Why is the RES-FOR project important:
Canada’s forest industry generated $28B in exports, and contributed $19.8B to the gross domestic product in 2013. Fifty communities alone in Alberta are dependent on forestry with 13,000 direct jobs. Key commercial tree species such as spruce and pine account for 48% and 12% of natural forests respectively. Across Canada, commercial forestry is reliant on productive and sustainable forest ecosystems. However, sustainability of a healthy forest requires trees with resistance to biotic (eg: insects), and resilience to abiotic (eg: drought) stress factors to provide a foundation for the forest industry and dependent communities. Climate change is threatening Canada’s 348M hectares of forests (24% globally), which occur at higher latitudes and are therefore expected to sustain a more rapid change in projected climate compared to the world average. A 2014 Price Waterhouse Cooper Global CEO Survey showed 65% of respondents (1,344 forestry leaders) ‘felt resource scarcity and climate change will transform their business in the next 5-years’.
Alberta is particularly vulnerable to climate change, facing unprecedented moisture deficits and also subject to frequent climatic extremes. The pace of such change is outstripping the adaptive capacity of trees to evolve through natural selection. Likewise, traditional tree improvement is the ultimate long-game, with testing, breeding, and production cycles often taking upwards of 30 years. Therefore, we must use emerging technologies such as genomics and metabolomics to accelerate our ability to provide well-adapted genetic material for reforestation and ensure sustainability of our forests. Use of genomics is particularly relevant and timely in light of the rapid emergence of genomics technologies that are transforming breeding programs across every discipline reliant on measures of parental performance to enhance productivity. Our team, including academics, industry and government breeders, is well placed to integrate tree phenotyping (‘phenomics’) and genotyping (‘genomics’) capabilities, enabling early identification (eg: reducing selection times by ~20 years) and incorporation of more desirable and adaptive traits, into future forest breeding stock. Our work will focus on three high impact areas: 1) Drought resilience, water use efficiency, photosynthetic capacity, and growth; 2) Pest resistance to mountain pine beetle and spruce budworm; and 3) Wood quality characterized by density, and microfibril angle. To provide solid evidence for precautionary government policy-making in an unpredictable climate and market-driven industry, our GE3LS research will review perceived risks, adaptive capacity and communication barriers between and within sectors (academics, industry and government). An economic analysis will be done on biotic, abiotic and wood quality traits to show benefits to the forest sector with access to resilient stock through genomics-enhanced tree selection. The results will be used to support policy for genomics-enhanced reforestation.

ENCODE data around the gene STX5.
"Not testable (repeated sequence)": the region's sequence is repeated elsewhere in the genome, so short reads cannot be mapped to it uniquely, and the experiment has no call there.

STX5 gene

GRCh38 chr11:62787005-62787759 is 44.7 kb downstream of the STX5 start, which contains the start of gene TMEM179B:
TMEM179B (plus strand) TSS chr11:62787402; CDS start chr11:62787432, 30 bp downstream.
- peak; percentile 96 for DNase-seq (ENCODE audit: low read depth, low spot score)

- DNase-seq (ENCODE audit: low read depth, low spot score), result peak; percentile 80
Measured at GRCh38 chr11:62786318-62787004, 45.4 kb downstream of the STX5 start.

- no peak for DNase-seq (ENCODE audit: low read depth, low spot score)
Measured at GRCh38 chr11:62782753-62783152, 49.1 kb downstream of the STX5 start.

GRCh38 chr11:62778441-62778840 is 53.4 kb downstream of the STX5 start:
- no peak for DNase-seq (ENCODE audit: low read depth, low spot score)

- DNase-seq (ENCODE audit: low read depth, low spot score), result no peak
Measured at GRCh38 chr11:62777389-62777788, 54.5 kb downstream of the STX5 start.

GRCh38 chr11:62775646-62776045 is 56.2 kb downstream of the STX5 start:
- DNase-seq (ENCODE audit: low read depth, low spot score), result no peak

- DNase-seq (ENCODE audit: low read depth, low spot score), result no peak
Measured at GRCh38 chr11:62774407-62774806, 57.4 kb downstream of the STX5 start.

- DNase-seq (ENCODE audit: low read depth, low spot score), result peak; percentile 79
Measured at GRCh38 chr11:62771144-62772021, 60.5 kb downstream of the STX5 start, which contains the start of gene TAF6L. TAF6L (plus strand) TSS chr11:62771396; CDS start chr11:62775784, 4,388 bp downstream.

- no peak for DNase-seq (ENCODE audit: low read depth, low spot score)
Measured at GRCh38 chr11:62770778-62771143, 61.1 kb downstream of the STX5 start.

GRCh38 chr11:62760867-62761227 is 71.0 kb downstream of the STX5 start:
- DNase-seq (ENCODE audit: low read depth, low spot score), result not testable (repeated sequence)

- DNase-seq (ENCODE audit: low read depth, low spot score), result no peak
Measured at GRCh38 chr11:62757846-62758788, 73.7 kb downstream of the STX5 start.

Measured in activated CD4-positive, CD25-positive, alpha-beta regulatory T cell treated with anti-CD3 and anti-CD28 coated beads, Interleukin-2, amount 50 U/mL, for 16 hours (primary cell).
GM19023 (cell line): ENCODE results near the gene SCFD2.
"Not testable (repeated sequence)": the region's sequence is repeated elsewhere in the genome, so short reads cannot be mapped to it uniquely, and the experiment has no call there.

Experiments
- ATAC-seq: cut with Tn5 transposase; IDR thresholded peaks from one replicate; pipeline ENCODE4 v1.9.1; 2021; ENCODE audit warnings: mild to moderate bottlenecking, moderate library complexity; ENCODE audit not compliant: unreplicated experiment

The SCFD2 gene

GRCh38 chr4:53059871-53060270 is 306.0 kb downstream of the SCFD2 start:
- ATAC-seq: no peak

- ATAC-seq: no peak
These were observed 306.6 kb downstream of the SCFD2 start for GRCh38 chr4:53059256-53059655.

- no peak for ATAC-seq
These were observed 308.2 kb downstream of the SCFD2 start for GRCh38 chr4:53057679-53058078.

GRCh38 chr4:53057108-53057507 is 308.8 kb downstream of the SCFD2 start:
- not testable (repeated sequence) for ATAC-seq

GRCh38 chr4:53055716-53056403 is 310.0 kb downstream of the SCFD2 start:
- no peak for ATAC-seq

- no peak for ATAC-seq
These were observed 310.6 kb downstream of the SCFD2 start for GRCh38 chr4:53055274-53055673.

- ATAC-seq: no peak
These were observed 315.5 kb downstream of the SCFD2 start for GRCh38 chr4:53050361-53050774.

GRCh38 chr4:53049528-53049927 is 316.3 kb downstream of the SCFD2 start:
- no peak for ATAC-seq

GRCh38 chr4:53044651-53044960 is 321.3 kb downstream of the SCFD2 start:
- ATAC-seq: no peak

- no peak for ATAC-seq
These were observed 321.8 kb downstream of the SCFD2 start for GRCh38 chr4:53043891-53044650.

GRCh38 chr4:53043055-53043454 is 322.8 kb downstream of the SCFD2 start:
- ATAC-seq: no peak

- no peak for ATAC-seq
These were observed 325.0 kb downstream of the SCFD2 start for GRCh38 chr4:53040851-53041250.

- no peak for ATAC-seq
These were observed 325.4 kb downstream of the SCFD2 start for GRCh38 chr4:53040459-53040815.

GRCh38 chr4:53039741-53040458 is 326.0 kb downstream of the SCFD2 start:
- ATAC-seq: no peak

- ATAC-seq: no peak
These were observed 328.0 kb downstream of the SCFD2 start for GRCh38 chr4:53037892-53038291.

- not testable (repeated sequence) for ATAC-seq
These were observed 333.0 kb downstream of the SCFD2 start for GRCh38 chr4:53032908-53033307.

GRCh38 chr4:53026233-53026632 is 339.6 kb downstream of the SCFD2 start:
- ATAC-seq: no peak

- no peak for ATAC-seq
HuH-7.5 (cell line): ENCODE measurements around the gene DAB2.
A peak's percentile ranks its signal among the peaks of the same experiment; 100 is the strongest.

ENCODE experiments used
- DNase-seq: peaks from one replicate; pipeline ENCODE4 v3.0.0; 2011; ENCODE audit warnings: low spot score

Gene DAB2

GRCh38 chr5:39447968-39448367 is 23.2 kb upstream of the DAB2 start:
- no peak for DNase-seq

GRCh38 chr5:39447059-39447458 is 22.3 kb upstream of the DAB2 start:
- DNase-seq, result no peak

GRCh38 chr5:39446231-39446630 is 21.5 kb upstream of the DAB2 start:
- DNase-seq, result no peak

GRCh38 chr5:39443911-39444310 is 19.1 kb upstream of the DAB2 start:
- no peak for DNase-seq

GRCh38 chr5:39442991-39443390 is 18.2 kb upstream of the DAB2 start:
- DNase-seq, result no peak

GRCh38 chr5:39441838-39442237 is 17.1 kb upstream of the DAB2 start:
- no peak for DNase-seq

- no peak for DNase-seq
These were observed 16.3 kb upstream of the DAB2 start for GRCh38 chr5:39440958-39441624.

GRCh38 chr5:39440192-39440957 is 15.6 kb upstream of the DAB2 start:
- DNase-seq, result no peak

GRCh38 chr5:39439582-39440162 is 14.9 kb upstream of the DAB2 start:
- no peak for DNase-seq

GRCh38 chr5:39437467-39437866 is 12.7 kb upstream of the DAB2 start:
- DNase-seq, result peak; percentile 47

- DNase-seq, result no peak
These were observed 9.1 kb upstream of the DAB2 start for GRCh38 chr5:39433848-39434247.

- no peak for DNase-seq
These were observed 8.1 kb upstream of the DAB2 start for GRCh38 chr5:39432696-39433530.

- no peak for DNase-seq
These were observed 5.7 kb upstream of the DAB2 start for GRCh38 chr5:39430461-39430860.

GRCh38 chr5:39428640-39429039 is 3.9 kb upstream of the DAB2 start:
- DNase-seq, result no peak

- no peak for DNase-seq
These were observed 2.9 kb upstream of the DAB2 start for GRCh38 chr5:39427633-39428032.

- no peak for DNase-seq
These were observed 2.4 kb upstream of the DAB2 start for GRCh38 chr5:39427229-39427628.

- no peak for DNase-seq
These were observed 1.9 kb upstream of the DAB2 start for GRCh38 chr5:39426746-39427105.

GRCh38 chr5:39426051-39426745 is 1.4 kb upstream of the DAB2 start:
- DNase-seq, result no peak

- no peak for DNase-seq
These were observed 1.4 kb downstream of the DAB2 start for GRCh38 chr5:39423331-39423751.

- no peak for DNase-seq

Through seven interrelated Research Activities (1-7) and one Translation Plan Activity (8), the RES-FOR project is aimed at producing six major deliverables: 1) Novel ‘omics’-based tree breeding technologies; 2) Genomics-based heritability and breeding values for key economic traits; 3) Improved knowledge sharing and decision-making processes; 4) Quantitative economic impact models for tree improvement programs; 5) An interactive tree genomics & phenomics resource website; and through Activity 8; 6) End-user oriented technology and policy workshops.
This project will provide new mathematical models, combined with new ways of identifying naturally resilient trees and ultimately, allow us to shorten the time it takes to complete a typical tree breeding cycle of ~30-years to less than ~10-years. These new tools will enable the selection of a broader range of important tree traits to improve wood quality, and develop better adapted tree stock to deal with emerging threats from climate change and pest outbreaks. The results of this work will enhance the climate adaptive capacity of Canadian forests through technology uptake and optimization of selection for resilient trees. In total, the deliverables will result in broader economic benefits to Canadians. The forest industry is expected to benefit from a technology improved tree breeding process by being more competitive and sustainable and thereby increase export markets. Urban communities will benefit from a growing forest industry by increasing employment rates and associated local services. Governments will have the science-based foundation to make policy decisions ensuring forests in the future.
RES-FOR Team Members
We have assembled a world-class team of researchers, collaborators, and front-line end-users to undertake a large scale applied genomics and metabolomics-enhanced program with eight inter-connected Activities. Learn more about this awesome research team.